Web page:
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Publication numberUS4152808 A
Publication typeGrant
Application numberUS 05/876,485
Publication dateMay 8, 1979
Filing dateFeb 9, 1978
Priority dateFeb 9, 1978
Publication number05876485, 876485, US 4152808 A, US 4152808A, US-A-4152808, US4152808 A, US4152808A
InventorsJames Andregg
Original AssigneeClear-Vu, Inc.
Export CitationBiBTeX, EndNote, RefMan
External Links: USPTO, USPTO Assignment, Espacenet
Heating unit for windshield wiper
US 4152808 A
A windshield wiper unit adapted to be secured to conventional wiper mechanisms and to retain conventional wiper blades while providing heat to both for the prevention of icing. The unit is of molded nylon having very thin resistance ribbon wires embedded in portions that engage the side channels of the wiper blades. Centrally embedded in the unit is a Frieon-heat sensitivity control for the electrical system that completes the operational capability of the unit.
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I claim:
1. A heating unit for a windshield wiper assembly having pressure applying linkage elements comprising: a longitudinal resilient element having a flat upper surface with lateral wing portions adapted to be secured by the pressure applying linkage elements,
integral portions downwardly depending and then horizontally extending inwardly forming a rectangular chamber with an open necked portion adapted to receive a wiper blade and
a thin, flat resistance element embedded in each of said inwardly extending portions and extending longitudinally and parallel to said upper surface.
2. A heating unit as defined in claim 1 wherein the resistance element is an iron chromium-aluminum alloy.
3. A heating unit as defined in claim 2 wherein the resistance element is a ribbon 0.005 in. thick and 1/8 in. wide.
4. A heating unit as defined in claim 1 having end caps providing electrical connecting means to said electric resistance element.
5. A heating unit as defined in claim 1 wherein a heat sensitive control means for regulating the temperature produced by said resistance element is located on said longitudinal resilient element.

The invention relates to improvements in windshield wiper mechanisms for operation in cold weather. The problem of the formation of ice leading to the stoppage of either the pressure mechanism or the effective squegee action of the wiper blade is a serious one for the average family car but especially so for trucks and other vehicles which must continue to operate during snowstorms. Heated air supplied to the windshield from the interior of the car is generally inadequate in severe wintry conditions.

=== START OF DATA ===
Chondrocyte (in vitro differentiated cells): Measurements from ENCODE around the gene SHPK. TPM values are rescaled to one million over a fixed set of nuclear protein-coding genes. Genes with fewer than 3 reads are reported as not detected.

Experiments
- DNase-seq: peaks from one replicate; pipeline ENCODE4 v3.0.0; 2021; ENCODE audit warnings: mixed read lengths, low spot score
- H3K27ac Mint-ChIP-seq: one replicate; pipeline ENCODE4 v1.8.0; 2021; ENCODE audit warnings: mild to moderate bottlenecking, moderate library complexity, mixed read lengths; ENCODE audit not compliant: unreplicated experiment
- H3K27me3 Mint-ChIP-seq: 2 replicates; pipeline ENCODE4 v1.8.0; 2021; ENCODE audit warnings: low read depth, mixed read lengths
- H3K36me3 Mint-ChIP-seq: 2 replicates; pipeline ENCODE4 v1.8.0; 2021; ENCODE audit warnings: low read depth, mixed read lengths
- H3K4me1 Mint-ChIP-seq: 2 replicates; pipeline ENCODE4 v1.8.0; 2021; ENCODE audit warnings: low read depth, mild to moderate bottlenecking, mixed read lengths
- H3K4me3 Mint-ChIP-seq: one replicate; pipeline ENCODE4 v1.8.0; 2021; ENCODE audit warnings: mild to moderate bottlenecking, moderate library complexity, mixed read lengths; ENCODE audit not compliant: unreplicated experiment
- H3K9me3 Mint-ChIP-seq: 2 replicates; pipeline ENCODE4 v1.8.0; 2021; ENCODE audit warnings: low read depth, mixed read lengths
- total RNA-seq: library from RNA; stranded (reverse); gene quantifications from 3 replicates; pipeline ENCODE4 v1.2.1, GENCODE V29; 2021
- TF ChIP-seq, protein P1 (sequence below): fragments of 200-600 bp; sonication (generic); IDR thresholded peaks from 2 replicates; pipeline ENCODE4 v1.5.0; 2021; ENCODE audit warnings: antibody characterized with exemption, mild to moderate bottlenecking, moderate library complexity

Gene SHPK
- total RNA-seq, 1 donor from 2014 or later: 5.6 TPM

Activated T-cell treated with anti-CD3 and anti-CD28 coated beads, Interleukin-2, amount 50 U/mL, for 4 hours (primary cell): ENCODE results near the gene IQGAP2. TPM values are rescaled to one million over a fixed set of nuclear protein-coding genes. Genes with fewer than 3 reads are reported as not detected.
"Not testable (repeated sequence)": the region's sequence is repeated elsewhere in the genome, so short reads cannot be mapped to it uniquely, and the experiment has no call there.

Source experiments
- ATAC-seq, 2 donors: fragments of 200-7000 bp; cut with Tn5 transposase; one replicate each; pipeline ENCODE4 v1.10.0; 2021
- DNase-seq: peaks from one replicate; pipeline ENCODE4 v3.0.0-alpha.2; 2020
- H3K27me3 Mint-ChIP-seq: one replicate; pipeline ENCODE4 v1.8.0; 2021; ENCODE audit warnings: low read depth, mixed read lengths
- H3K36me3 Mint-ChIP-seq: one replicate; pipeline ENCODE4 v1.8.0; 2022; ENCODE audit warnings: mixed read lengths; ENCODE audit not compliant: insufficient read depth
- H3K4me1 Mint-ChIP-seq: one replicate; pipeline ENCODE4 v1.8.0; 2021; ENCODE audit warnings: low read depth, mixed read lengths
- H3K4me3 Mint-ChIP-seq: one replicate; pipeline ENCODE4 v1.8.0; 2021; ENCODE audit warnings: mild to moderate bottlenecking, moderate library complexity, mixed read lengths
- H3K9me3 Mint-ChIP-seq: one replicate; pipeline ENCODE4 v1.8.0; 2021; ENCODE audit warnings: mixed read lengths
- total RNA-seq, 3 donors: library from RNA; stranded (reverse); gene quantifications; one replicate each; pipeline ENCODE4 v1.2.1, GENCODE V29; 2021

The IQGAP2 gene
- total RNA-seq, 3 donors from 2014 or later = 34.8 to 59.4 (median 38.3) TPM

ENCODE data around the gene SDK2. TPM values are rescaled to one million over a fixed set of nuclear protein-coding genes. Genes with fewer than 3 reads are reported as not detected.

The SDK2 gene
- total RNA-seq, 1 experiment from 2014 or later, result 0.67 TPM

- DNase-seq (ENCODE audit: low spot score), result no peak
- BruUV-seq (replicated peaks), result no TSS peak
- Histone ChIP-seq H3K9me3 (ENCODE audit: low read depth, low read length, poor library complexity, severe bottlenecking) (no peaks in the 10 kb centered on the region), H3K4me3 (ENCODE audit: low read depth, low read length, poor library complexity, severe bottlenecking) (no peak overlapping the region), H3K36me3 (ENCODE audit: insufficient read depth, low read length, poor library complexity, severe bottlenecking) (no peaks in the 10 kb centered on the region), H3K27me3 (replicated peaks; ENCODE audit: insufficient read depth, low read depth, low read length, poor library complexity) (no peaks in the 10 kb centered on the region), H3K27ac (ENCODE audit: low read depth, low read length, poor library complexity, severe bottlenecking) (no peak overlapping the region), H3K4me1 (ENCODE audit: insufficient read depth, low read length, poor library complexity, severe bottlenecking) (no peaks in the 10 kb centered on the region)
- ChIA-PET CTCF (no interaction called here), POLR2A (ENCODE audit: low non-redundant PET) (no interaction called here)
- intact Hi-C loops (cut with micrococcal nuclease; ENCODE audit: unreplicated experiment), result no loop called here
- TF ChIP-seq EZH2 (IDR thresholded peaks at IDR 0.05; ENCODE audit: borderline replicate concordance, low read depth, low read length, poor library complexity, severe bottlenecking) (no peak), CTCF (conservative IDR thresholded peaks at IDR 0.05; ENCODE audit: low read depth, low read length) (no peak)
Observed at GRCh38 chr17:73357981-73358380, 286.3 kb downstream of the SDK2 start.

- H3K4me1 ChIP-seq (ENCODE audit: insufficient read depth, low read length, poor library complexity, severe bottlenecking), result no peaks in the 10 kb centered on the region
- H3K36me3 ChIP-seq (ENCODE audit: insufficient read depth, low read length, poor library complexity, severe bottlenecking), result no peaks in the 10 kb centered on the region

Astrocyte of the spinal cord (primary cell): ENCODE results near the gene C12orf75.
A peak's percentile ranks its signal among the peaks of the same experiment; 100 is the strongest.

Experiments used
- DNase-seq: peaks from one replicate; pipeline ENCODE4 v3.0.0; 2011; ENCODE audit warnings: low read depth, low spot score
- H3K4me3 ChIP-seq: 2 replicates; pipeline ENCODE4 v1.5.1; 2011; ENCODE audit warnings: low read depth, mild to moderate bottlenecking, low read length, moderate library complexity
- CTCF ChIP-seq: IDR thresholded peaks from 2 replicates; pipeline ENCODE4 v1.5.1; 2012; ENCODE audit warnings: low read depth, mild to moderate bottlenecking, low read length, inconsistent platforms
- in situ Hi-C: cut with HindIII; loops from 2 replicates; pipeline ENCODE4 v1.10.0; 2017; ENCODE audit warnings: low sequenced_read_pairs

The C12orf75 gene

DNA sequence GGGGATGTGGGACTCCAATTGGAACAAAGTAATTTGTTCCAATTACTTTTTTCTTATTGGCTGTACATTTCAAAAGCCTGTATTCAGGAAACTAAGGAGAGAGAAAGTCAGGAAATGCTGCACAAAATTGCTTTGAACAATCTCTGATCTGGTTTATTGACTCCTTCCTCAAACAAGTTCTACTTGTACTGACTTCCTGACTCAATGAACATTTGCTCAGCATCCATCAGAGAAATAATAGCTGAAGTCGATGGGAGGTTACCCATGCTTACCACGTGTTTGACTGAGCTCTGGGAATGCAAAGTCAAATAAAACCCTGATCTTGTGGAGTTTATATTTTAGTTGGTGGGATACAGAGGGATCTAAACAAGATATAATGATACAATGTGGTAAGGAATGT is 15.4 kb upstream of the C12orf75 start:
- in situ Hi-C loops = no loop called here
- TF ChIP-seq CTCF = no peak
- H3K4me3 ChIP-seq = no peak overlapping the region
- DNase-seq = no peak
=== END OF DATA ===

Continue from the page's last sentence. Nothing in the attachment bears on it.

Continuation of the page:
Many solutions have been attempted by supplying heat directly to the wiper system. These include embedding electric resistance elements in the wiper blade as in U.S. Pat. Nos. 3,718,940 and 3,936,901. Another approach is to supply heat to the backing member which grips the wiper blade. U.S. Pat. No. 3,408,678 does it by making the backing member itself a nichrome resistance element while U.S. Pat. No. 3,530,525 provides a heating wire in contact with the metal backing element.

A further solution has been attempted by forming envelopes about the wiper parts as in U.S. Pat. No. 3,523,626 where both the supporting pressure applying mechanism and a major portion of the wiper blade are enclosed in an envelope containing a liquid which is electrically heated. In U.S. Pat. No. 3,619,556, a heating element embedded in the wiper blade is in contact with a portion of an envelope which encloses the backing element and an upper portion of the wiper-blade.

The foregoing attempted solutions are inadequate for various reasons. In modifications involving embedded resistance elements in the wiper blade, the latter is stiffened and does not flex properly when in operation. The heat produced tends to be excessive and quickly deteriorates the rubber of the blade. When the wiper blade needs replacement, it is expensive to replace the unit with the resistance element being discarded too. Where heat is applied to the backing element, it is not sufficiently close to the squegee portion of the wiper blade. In other modifications, the envelopes are bulky, presenting flexing problems and are expensive.

Accordingly it is the primary object of this invention to provide an improved heating unit which may be adapted to existing windshield wiper mechanisms and wiper blades and provide heat to both, sufficient to prevent ice formation causing malfunction of the wiper assembly.

Another object of this invention is to provide an improved hearting unit which is flexible and allows full normal flexure of the wiper blade.

A further object of this invention is to provide an improved heating unit having a heat sensitivity control unit to prevent the overheating of the wiper blade.

A still further object of this invention is to provide an improved heating unit for a windshield wiper which is relatively inexpensive and allows normal wiper blade replacements to be made without discarding the electric resistance element.


These and other objects and advantages of the invention will subsequently become apparent from the following detailed description when read in conjunction with the accompanying drawings wherein:

FIG. 1 is a perspective view of the complete windshield wiper assembly.

FIG. 2 is an exploded view of the windshield wiper assembly elements.

FIG. 3 is a cross-sectional view taken along line 3-3 of FIG. 1.

FIG. 4 is a side elevation view partially in section of the upper end cap.

FIG. 5 is a side elevation view partially in section of the heat sensitivity control unit.


Referring now more specifically to the drawings, FIG. 1 shows a completely assembled windshield wiper generally indicated at 1, having an oscillating arm 2 and pressure applying and distributing linkages 3. The heating unit 4 is preferably made of Nylon and is extrusion molded with a ribbon of electric resistance material 5 embedded in wing portions 7 as best seen in FIG. 3. The resistance element 5 is an iron-chromium-aluminum alloy that is 0.005 in. thick and 1/8 in. wide. A specific preferred composition is 815 Alloy made by the Hoskins Manufacturing Company of Detroit, Michigan.